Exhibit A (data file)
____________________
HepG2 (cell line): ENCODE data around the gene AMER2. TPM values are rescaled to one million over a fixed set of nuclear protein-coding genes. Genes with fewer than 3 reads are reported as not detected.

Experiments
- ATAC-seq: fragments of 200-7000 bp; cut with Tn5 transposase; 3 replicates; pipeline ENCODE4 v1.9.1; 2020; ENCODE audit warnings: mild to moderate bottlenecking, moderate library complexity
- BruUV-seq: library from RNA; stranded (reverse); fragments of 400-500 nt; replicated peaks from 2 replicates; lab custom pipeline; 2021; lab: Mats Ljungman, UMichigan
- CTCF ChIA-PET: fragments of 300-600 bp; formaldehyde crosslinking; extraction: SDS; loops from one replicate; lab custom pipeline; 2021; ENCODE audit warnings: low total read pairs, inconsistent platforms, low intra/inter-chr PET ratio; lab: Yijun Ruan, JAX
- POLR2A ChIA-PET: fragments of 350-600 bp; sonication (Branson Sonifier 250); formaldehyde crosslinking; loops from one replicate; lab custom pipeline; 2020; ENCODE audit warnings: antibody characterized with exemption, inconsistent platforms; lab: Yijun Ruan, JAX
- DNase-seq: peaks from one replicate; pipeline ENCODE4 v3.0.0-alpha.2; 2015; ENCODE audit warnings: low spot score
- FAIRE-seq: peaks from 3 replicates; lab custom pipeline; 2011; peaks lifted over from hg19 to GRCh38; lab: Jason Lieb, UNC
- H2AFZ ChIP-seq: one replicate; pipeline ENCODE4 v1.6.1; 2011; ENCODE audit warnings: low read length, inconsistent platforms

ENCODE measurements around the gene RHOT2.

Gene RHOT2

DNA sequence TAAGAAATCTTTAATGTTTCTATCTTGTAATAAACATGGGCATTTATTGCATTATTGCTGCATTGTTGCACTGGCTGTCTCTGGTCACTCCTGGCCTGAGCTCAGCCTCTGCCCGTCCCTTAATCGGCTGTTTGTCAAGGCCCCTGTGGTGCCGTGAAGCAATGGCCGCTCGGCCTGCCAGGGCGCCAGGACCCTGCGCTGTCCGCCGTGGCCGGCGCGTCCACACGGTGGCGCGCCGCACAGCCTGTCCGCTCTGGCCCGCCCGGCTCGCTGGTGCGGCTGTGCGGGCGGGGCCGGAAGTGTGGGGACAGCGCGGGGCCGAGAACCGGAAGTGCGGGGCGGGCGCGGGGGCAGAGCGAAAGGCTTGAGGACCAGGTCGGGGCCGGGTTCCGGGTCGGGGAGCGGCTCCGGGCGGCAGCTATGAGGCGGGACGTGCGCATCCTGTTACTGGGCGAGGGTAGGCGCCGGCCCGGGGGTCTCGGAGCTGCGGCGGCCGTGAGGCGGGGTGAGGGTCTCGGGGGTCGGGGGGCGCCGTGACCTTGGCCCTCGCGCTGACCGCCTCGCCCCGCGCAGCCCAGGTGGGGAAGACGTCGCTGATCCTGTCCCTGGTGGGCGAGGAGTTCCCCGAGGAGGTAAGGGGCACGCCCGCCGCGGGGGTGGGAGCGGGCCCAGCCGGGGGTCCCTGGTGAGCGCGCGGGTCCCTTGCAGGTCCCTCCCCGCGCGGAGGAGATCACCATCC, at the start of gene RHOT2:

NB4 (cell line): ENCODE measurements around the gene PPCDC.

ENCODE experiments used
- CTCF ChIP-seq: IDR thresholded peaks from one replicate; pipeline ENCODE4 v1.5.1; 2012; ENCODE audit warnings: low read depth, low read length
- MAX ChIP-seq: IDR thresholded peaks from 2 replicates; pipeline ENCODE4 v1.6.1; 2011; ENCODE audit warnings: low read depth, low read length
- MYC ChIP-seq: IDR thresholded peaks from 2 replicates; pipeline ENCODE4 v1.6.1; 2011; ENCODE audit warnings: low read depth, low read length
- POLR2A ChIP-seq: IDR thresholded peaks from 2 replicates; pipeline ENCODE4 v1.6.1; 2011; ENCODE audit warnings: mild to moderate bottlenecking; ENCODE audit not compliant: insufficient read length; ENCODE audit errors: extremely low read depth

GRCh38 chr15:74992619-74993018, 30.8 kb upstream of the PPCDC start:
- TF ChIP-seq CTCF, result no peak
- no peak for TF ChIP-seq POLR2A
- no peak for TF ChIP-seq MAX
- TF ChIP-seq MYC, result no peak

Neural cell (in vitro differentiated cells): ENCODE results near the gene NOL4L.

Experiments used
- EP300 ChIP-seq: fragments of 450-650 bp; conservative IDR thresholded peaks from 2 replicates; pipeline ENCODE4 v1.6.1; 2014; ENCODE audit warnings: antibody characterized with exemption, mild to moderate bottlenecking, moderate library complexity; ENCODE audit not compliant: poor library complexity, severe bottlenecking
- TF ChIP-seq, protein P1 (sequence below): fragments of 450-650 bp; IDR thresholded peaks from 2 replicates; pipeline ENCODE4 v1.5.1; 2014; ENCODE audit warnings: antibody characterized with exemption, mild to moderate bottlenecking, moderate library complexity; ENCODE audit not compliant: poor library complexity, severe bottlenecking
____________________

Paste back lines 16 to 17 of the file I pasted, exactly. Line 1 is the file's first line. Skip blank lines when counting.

- MAX ChIP-seq: IDR thresholded peaks from 2 replicates; pipeline ENCODE4 v1.6.1; 2011; ENCODE audit warnings: low read depth, low read length
- MYC ChIP-seq: IDR thresholded peaks from 2 replicates; pipeline ENCODE4 v1.6.1; 2011; ENCODE audit warnings: low read depth, low read length